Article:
Just 3 chapters away from whence Abram took a detour and lied about Sarai being his wife and yet God, full of grace and mercy, still chose Abram to bear and experience His amazing love and promises.

The moon, the landscape, the lights, Oh! they were so magical and mysterious and awesome, just like God’s promises for me. I know He will keep His word in spite of what I’ve done. There is no condemnation in Jesus. I know He’s not finished yet. More good is yet to come.

 

Advertisements

The Malcontent

It’s easier to drown ourselves with negative thoughts. We are fed with lies that tell us to expect and hope less. We’ve grown accustomed to despair, depression, and cynicism. As a result, we lose a big chunk of our joyful and peaceful self that we couldn’t live life anymore without our insecurities and fear, because we feel that without them, we are nothing.

When blessings came pouring in, we fail to recognize the works of God ‘s hand, who has pulled off amazing stunts and little miracles just so we can live inside His grace and love. We and the enemy rob treasures of joys from ourselves, until it drains us, leaving us with no vision and desire to share Jesus to others; worse, it prods us to live dissatisfied lives, as if nothing will ever go right. We become malcontents.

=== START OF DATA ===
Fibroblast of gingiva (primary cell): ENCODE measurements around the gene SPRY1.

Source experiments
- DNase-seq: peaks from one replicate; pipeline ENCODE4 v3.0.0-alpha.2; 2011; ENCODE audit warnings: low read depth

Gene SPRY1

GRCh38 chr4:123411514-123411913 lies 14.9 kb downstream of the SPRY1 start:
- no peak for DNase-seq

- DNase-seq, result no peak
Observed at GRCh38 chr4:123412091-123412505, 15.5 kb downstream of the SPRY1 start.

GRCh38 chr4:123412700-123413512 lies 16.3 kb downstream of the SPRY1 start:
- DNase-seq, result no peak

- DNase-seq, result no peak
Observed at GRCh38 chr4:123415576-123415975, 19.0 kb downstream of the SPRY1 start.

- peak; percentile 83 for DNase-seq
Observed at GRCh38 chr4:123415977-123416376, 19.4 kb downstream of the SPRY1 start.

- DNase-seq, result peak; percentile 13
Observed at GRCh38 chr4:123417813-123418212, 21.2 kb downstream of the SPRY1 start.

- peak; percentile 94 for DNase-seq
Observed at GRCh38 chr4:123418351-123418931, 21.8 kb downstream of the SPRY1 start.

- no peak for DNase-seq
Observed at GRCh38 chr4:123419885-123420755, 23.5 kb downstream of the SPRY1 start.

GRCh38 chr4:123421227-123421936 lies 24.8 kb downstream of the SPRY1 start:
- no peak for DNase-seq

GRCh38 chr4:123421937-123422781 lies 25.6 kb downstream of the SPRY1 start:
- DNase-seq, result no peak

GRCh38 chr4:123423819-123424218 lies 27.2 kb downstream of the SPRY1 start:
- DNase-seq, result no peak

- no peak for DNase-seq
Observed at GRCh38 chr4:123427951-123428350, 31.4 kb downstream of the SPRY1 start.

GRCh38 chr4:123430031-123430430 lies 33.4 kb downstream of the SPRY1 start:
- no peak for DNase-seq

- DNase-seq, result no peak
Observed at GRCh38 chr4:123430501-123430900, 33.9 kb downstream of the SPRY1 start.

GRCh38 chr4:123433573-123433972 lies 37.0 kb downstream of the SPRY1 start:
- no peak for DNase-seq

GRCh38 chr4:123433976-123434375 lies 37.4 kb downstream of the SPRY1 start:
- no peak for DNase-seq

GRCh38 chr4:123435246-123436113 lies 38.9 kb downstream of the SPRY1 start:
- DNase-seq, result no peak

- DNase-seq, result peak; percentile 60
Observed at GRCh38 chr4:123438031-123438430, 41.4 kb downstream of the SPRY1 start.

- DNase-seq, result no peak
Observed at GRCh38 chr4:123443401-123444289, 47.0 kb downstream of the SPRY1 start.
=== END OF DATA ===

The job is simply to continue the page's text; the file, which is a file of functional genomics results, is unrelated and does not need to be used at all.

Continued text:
malcontent

noun

: a person who is always or often unhappy or angry about something

Here’s what the Bible has to say about malcontents.

It was also about these that Enoch, the seventh from Adam, prophesied, saying, “Behold, the Lord comes with ten thousands of his holy ones,to execute judgment on all and to convict all the ungodly of all their deeds of ungodliness that they have committed in such an ungodly way, and of all the harsh things that ungodly sinners have spoken against him.” These are grumblers, malcontents, following their own sinful desires; they are loud-mouthed boasters, showing favoritism to gain advantage. Jude 14 – 16